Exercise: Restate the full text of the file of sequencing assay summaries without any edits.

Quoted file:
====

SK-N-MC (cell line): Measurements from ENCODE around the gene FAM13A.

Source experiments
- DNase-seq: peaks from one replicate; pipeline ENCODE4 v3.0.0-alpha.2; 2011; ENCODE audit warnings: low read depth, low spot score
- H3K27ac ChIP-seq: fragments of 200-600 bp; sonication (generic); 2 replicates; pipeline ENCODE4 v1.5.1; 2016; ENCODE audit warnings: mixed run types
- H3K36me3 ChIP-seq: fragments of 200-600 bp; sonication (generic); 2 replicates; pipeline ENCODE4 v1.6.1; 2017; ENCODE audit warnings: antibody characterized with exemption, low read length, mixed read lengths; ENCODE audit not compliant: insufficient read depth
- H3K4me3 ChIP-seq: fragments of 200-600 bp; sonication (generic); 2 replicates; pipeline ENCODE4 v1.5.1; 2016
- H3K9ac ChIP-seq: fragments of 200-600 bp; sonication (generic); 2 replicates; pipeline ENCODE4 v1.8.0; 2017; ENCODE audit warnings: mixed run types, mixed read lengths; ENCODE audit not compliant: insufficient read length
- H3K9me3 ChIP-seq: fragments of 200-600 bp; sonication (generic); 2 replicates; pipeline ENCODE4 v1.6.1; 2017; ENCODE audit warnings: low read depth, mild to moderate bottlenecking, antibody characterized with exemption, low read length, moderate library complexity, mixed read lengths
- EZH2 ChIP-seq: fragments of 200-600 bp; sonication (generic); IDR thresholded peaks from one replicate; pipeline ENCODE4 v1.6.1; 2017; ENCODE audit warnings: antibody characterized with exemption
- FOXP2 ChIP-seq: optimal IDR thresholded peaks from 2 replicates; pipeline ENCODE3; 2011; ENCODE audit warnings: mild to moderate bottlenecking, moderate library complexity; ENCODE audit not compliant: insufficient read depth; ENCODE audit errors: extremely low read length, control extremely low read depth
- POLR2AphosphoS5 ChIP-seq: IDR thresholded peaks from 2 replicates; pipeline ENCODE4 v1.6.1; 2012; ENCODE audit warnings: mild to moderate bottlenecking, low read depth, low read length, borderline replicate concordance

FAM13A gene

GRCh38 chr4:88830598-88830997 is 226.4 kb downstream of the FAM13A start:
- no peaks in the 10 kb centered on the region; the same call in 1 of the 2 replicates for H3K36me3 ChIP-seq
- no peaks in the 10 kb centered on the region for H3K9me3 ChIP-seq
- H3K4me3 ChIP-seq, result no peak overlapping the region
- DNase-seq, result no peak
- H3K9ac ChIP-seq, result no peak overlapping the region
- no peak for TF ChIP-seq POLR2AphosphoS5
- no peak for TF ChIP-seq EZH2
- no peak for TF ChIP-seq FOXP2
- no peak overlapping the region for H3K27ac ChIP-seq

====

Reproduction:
SK-N-MC (cell line): Measurements from ENCODE around the gene FAM13A.

Source experiments
- DNase-seq: peaks from one replicate; pipeline ENCODE4 v3.0.0-alpha.2; 2011; ENCODE audit warnings: low read depth, low spot score
- H3K27ac ChIP-seq: fragments of 200-600 bp; sonication (generic); 2 replicates; pipeline ENCODE4 v1.5.1; 2016; ENCODE audit warnings: mixed run types
- H3K36me3 ChIP-seq: fragments of 200-600 bp; sonication (generic); 2 replicates; pipeline ENCODE4 v1.6.1; 2017; ENCODE audit warnings: antibody characterized with exemption, low read length, mixed read lengths; ENCODE audit not compliant: insufficient read depth
- H3K4me3 ChIP-seq: fragments of 200-600 bp; sonication (generic); 2 replicates; pipeline ENCODE4 v1.5.1; 2016
- H3K9ac ChIP-seq: fragments of 200-600 bp; sonication (generic); 2 replicates; pipeline ENCODE4 v1.8.0; 2017; ENCODE audit warnings: mixed run types, mixed read lengths; ENCODE audit not compliant: insufficient read length
- H3K9me3 ChIP-seq: fragments of 200-600 bp; sonication (generic); 2 replicates; pipeline ENCODE4 v1.6.1; 2017; ENCODE audit warnings: low read depth, mild to moderate bottlenecking, antibody characterized with exemption, low read length, moderate library complexity, mixed read lengths
- EZH2 ChIP-seq: fragments of 200-600 bp; sonication (generic); IDR thresholded peaks from one replicate; pipeline ENCODE4 v1.6.1; 2017; ENCODE audit warnings: antibody characterized with exemption
- FOXP2 ChIP-seq: optimal IDR thresholded peaks from 2 replicates; pipeline ENCODE3; 2011; ENCODE audit warnings: mild to moderate bottlenecking, moderate library complexity; ENCODE audit not compliant: insufficient read depth; ENCODE audit errors: extremely low read length, control extremely low read depth
- POLR2AphosphoS5 ChIP-seq: IDR thresholded peaks from 2 replicates; pipeline ENCODE4 v1.6.1; 2012; ENCODE audit warnings: mild to moderate bottlenecking, low read depth, low read length, borderline replicate concordance

FAM13A gene

GRCh38 chr4:88830598-88830997 is 226.4 kb downstream of the FAM13A start:
- no peaks in the 10 kb centered on the region; the same call in 1 of the 2 replicates for H3K36me3 ChIP-seq
- no peaks in the 10 kb centered on the region for H3K9me3 ChIP-seq
- H3K4me3 ChIP-seq, result no peak overlapping the region
- DNase-seq, result no peak
- H3K9ac ChIP-seq, result no peak overlapping the region
- no peak for TF ChIP-seq POLR2AphosphoS5
- no peak for TF ChIP-seq EZH2
- no peak for TF ChIP-seq FOXP2
- no peak overlapping the region for H3K27ac ChIP-seq